University of Surrey

Test tubes in the lab Research in the ATI Dance Research

The use of isolated hepatocytes to study the toxic effects of chemicals.

Gwynn, Jennie. (1981) The use of isolated hepatocytes to study the toxic effects of chemicals. Doctoral thesis, University of Surrey (United Kingdom)..

[img]
Preview
Text
10798499.pdf
Available under License Creative Commons Attribution Non-commercial Share Alike.

Download (8MB) | Preview

Abstract

Some characteristics of rat hepatocytes, isolated by a non-perfusion technique, have been examined in order to validate their use for the investigation of chemically induced toxicity. Untreated hepatocytes synthesized protein, RNA and GSH and metabolised exogenous substrates. GSH was depleted during isolation but active resynthesis was evident on incubation in complete culture medium. The levels of GSH, ATP and cyclic AMP were similar to those reported in the literature for hepatocytes isolated by perfusion. Hence the hepatocytes were shown to possess a number of in vivo characteristics. Although there was an inherent variability between individual preparations characterised by the variability in, and lack of correlation between, the rate of protein synthesis, cell yield and viability, the effect of a number of xenobiotics were investigated. Paracetamol induced a rapid fall in ATP, dose-dependent inhibition of protein, RNA synthesis, and the metabolism of 7-EC, depletion of GSH and covalent binding of drug related material to protein. Exposure of cultured hepatocytes to 40mM paracetamol for < 4 hrs produced reversible inhibition of protein synthesis, but cell death was the result of a longer exposure. Safrole and phenobarbitone also induced a rapid fall in ATP levels followed by dose-dependent inhibition of protein and RNA synthesis. This was, therefore, a common sequence of events in response to a toxic insult but was unlikely to be the direct cause of cell death. The activities of 7-EC O-deethylase, NADPH[2] diaphorase, SDH and G6PDH were all increased in cultures treated with 2mM phenobarbitone (a concentration which did not cause cell death). Paracetamol also caused increases in NADPH[2] diaphorase activity. The effects of these xenobiotics in hepatocytes were compared and discussed. It was concluded that the cause of cell death was not identified and that it was unlikely to be due to one factor alone but to a combination of factors dependent on the level and duration of toxic insult and a decreased ability of the cell to repair damage. With further refinements cultured hepatocytes should provide a useful model for the investigation of mechanisms of chemically induced toxicity.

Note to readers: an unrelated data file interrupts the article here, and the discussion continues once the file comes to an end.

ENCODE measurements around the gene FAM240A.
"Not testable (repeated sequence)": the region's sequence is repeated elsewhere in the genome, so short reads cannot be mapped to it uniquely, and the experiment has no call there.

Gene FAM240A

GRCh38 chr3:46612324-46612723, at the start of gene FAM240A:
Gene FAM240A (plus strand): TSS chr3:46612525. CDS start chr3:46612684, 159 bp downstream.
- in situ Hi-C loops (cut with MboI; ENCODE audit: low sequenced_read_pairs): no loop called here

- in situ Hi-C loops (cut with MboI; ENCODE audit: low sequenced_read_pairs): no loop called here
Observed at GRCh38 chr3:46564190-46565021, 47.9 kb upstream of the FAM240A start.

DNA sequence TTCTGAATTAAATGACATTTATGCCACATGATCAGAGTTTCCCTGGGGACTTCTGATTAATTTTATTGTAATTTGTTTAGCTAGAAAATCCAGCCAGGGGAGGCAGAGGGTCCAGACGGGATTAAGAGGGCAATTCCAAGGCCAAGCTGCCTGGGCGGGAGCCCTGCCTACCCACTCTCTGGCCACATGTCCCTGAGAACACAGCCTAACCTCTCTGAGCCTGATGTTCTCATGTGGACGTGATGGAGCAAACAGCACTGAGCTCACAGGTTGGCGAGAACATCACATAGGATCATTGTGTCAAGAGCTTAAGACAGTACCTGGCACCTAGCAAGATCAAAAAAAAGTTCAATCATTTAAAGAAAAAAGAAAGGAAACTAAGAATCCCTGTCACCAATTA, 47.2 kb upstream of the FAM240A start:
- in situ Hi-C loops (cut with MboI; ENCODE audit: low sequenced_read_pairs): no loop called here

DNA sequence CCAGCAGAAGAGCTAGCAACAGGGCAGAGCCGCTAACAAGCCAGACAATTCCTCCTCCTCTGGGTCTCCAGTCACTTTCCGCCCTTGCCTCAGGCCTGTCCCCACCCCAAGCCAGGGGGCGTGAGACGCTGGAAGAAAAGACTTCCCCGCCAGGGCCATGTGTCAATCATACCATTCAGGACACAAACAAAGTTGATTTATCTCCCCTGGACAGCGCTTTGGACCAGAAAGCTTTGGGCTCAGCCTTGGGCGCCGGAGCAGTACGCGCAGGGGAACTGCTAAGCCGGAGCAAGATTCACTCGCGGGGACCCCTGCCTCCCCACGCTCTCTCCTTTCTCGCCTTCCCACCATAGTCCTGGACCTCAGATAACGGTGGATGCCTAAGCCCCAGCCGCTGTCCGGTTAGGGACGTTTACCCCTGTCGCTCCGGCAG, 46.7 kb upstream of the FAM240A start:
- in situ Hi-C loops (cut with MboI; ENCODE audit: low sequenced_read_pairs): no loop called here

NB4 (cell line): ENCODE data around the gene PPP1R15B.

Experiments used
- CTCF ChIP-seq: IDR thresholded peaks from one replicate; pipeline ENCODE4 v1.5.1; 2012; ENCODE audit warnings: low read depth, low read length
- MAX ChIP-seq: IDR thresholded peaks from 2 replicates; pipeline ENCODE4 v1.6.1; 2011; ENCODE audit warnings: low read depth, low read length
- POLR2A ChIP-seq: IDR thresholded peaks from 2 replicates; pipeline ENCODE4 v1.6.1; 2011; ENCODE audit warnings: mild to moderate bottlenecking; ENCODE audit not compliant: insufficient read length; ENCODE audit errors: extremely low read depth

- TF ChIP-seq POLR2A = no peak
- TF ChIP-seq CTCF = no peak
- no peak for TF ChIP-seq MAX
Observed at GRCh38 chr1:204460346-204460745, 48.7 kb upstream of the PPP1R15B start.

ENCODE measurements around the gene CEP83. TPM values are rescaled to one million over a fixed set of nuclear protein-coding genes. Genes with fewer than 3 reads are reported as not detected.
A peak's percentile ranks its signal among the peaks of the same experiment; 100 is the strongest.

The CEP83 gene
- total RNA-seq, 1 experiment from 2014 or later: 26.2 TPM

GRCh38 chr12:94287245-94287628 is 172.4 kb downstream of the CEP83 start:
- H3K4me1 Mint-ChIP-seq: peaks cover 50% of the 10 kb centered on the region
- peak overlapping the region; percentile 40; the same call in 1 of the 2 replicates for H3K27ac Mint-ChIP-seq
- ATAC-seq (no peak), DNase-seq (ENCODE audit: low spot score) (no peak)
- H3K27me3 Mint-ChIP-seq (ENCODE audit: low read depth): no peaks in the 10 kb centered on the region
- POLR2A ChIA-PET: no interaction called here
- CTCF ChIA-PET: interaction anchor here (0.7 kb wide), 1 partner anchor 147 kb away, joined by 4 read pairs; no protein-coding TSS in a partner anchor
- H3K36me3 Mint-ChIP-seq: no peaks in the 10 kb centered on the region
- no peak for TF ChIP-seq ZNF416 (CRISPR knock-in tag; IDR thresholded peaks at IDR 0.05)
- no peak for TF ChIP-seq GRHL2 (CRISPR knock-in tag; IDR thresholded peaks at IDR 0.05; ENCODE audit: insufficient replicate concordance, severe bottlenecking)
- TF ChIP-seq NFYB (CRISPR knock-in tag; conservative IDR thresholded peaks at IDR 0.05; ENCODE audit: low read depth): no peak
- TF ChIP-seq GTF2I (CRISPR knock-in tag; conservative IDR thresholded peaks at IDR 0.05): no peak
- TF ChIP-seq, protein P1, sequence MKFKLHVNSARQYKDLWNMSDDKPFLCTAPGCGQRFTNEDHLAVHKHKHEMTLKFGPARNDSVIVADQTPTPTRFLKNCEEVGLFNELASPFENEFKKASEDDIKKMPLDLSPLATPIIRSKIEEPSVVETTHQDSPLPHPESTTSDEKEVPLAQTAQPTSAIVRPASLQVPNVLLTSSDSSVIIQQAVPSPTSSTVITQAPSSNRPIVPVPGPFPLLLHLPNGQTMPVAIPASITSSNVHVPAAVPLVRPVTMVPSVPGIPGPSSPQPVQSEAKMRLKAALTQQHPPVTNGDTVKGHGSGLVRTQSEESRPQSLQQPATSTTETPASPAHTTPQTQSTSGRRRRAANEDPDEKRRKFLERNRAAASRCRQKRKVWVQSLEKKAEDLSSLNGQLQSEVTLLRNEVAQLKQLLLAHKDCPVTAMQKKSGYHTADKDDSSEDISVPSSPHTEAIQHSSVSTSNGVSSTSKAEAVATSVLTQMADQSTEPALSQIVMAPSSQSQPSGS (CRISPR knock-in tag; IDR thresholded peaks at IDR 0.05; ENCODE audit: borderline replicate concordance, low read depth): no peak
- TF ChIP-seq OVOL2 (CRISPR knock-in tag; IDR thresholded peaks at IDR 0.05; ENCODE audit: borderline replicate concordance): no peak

Item Type: Thesis (Doctoral)
Divisions : Theses
Authors :
NameEmailORCID
Gwynn, Jennie.
Date : 1981
Contributors :
ContributionNameEmailORCID
http://www.loc.gov/loc.terms/relators/THS
Additional Information : Thesis (Ph.D.)--University of Surrey (United Kingdom), 1981.
Depositing User : EPrints Services
Date Deposited : 22 Jun 2018 13:01
Last Modified : 06 Nov 2018 16:52
URI: http://epubs.surrey.ac.uk/id/eprint/847478

Actions (login required)

View Item View Item

Downloads

Downloads per month over past year


Information about this web site

© The University of Surrey, Guildford, Surrey, GU2 7XH, United Kingdom.
+44 (0)1483 300800